On Thursday, March 26, Future Tense—a partnership of Slate, New America, and Arizona State University—will hold an event on medical device security and privacy at the New America office in Washington, D.C. For more information and to RSVP, visit the New America website.
How many lives could be saved if smartphones gave medical workers in remote Kenyan villages access to a suite of accurate, mobile diagnostic tools? Colorimetrix is tackling that question. It’s an application in development that can help smartphones diagnose diabetes, kidney disease, and urinary tract infections, and the hope is that it will eventually detect HIV, malaria, and tuberculosis. Worldwide, academics and businesses are creating apps that they hope will provide in-the-field diagnoses and treatment recommendations where access to reliable, portable, and cheap medical technology is scarce.
But to fulfill those promises, mobile health care technologies, known as mHealth, have to overcome some major challenges related to data collection and usage. Right now treating patients using mHealth isn’t important or even very realistic—what matters is the data collected from these patients. But researchers don’t know exactly what types of information they need. And consequently, so much data is collected that the gatherers don’t know how to use it all.
Advancements in mobile biological sensors are providing opportunities to gather unprecedented amounts of clinical-quality data. With the correct algorithms, that information can revolutionize researchers’ understanding of chronic illnesses and answer questions that have puzzled healers for generations. Data could reveal the driving factors behind leading causes of death, like cancer, heart disease, and stroke. Someday, users could be alerted about an imminent heart attack hours, days, or even months before it happens.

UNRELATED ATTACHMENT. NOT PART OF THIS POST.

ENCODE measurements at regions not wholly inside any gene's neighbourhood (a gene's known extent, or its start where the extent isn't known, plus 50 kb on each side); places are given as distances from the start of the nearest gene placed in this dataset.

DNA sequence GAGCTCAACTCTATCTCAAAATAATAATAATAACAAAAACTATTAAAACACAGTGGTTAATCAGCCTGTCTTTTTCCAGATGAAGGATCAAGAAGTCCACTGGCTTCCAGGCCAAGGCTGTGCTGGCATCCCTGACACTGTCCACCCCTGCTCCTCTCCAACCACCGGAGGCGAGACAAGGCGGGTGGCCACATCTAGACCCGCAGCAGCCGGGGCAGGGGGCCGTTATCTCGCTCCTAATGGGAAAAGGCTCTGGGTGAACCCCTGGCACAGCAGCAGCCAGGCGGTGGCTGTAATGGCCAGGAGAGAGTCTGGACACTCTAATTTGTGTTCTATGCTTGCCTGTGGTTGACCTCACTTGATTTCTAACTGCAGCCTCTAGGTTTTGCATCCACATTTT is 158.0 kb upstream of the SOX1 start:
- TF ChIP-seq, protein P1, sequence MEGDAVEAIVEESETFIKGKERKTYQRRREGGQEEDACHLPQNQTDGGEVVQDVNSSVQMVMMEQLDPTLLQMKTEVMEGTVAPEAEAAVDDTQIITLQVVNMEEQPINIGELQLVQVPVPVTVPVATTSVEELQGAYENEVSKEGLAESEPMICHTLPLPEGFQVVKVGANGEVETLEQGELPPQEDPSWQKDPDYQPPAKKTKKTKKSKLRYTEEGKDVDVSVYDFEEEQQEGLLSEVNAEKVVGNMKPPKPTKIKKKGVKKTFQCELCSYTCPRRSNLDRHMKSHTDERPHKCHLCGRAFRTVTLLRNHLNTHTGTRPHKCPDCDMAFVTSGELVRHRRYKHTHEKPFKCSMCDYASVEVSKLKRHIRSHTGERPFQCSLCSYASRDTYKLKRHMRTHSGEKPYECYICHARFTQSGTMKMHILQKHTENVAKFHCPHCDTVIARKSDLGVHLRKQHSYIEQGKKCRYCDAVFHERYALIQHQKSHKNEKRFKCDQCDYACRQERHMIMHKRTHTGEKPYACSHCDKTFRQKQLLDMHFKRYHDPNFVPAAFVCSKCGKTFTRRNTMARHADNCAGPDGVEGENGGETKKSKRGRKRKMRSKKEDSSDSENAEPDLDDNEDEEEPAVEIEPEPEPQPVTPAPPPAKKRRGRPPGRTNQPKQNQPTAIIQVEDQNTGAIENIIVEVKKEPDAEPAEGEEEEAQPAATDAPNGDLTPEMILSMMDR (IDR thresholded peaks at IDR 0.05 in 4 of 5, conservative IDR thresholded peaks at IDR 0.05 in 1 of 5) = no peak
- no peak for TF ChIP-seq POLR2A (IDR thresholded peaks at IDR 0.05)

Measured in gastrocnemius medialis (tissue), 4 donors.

But to create that predictive future, scientists and medical researchers need copious amounts of granular data. And Euan Thomson, the CEO of AliveCor, a mobile electrocardiogram manufacturer and heart disease research company, says detailed data is not what researchers currently have.
Chronic diseases react differently within each person. That makes discovering the root cause of these diseases challenging. For instance, although the symptoms might be similar, viral strains within people are going to send slightly different signals. Doctor visits and traditional clinical trials, meanwhile, can offer only snapshots of patients’ health at that particular moment (or month). This approach inhibits collecting data on the environmental factors that affect diseases in somebody’s day-to-day life, and makes discovering why an illness is there and how it arrived much harder, says Alexander Hoffmann, the director of the Institute for Quantitative and Computational Biosciences at UCLA. The method also leads to subjects being placed in large subsets in which individual distinctions get lost in the background. But until technology catches up, that’s among the most efficient methods for reliable data collection.